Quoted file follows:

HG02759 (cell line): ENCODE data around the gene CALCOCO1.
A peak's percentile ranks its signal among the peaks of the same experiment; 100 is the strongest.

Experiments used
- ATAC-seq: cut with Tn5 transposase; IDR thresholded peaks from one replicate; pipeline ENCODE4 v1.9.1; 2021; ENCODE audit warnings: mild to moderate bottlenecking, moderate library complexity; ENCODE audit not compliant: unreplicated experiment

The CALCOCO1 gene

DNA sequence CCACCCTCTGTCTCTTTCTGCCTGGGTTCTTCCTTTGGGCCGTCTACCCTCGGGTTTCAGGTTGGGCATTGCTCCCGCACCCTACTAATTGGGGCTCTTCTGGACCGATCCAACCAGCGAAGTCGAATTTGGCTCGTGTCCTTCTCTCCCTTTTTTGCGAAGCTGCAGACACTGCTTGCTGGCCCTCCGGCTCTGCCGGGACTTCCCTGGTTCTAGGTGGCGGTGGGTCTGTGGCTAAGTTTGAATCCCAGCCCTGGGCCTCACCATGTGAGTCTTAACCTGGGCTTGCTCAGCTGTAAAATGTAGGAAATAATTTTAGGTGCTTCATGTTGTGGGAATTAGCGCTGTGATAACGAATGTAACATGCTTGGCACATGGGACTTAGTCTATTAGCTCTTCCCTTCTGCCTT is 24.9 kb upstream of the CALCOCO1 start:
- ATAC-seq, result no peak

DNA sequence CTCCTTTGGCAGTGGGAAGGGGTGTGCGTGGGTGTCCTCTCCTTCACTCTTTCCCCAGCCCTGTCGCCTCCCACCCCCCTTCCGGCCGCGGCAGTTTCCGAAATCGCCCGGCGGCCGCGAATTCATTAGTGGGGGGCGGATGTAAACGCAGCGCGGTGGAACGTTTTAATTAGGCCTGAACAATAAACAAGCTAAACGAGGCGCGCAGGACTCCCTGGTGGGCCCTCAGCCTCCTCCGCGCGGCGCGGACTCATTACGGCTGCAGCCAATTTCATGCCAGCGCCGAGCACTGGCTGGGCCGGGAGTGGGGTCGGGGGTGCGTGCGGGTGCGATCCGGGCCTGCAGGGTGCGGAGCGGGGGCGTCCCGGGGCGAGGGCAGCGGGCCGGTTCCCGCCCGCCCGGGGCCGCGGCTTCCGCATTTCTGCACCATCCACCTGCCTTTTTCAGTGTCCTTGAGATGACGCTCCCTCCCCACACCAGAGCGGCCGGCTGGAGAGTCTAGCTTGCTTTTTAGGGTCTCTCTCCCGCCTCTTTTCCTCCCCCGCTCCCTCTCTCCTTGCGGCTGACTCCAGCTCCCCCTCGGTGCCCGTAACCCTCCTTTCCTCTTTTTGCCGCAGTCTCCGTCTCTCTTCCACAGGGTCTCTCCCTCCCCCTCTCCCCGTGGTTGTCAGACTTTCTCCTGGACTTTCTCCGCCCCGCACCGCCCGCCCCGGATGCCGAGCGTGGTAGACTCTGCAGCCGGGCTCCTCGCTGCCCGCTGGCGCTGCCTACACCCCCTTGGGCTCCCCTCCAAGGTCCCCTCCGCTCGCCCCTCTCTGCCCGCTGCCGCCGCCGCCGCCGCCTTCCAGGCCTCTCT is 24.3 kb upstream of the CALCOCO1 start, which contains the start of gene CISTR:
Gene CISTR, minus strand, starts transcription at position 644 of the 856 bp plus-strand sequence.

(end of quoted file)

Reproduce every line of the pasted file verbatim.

HG02759 (cell line): ENCODE data around the gene CALCOCO1.
A peak's percentile ranks its signal among the peaks of the same experiment; 100 is the strongest.

Experiments used
- ATAC-seq: cut with Tn5 transposase; IDR thresholded peaks from one replicate; pipeline ENCODE4 v1.9.1; 2021; ENCODE audit warnings: mild to moderate bottlenecking, moderate library complexity; ENCODE audit not compliant: unreplicated experiment

The CALCOCO1 gene

DNA sequence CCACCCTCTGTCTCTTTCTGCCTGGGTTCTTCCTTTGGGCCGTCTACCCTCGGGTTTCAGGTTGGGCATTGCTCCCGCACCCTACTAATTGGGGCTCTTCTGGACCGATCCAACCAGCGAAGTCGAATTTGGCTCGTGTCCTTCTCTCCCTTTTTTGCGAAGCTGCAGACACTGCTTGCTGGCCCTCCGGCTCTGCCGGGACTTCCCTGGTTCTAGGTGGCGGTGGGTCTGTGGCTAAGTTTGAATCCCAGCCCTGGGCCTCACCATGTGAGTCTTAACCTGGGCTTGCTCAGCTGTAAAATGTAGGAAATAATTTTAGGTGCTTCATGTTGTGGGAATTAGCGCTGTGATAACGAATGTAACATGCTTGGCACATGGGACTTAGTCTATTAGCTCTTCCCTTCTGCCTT is 24.9 kb upstream of the CALCOCO1 start:
- ATAC-seq, result no peak

DNA sequence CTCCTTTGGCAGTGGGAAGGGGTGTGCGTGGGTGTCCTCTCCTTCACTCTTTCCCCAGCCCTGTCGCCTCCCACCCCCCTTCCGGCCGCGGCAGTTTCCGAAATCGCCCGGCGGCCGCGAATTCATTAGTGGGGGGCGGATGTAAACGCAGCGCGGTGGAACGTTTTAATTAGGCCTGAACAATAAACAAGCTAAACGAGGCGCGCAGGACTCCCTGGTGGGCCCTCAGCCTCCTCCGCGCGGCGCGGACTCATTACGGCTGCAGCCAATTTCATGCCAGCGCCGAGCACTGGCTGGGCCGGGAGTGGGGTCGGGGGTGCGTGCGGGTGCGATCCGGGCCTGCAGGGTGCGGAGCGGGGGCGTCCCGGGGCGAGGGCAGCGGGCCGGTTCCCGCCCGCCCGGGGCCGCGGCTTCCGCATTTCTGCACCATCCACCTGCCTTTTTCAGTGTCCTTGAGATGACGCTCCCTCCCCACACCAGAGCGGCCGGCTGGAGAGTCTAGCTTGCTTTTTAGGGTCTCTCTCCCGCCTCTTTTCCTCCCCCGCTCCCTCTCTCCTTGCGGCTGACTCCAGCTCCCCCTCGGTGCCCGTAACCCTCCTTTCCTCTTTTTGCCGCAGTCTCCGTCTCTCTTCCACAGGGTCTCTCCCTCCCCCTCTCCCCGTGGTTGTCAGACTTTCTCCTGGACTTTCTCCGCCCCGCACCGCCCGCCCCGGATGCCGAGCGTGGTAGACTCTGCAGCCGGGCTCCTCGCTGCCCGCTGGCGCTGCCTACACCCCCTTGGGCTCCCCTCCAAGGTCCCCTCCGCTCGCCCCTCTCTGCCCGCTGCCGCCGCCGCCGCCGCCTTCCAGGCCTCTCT is 24.3 kb upstream of the CALCOCO1 start, which contains the start of gene CISTR:
Gene CISTR, minus strand, starts transcription at position 644 of the 856 bp plus-strand sequence.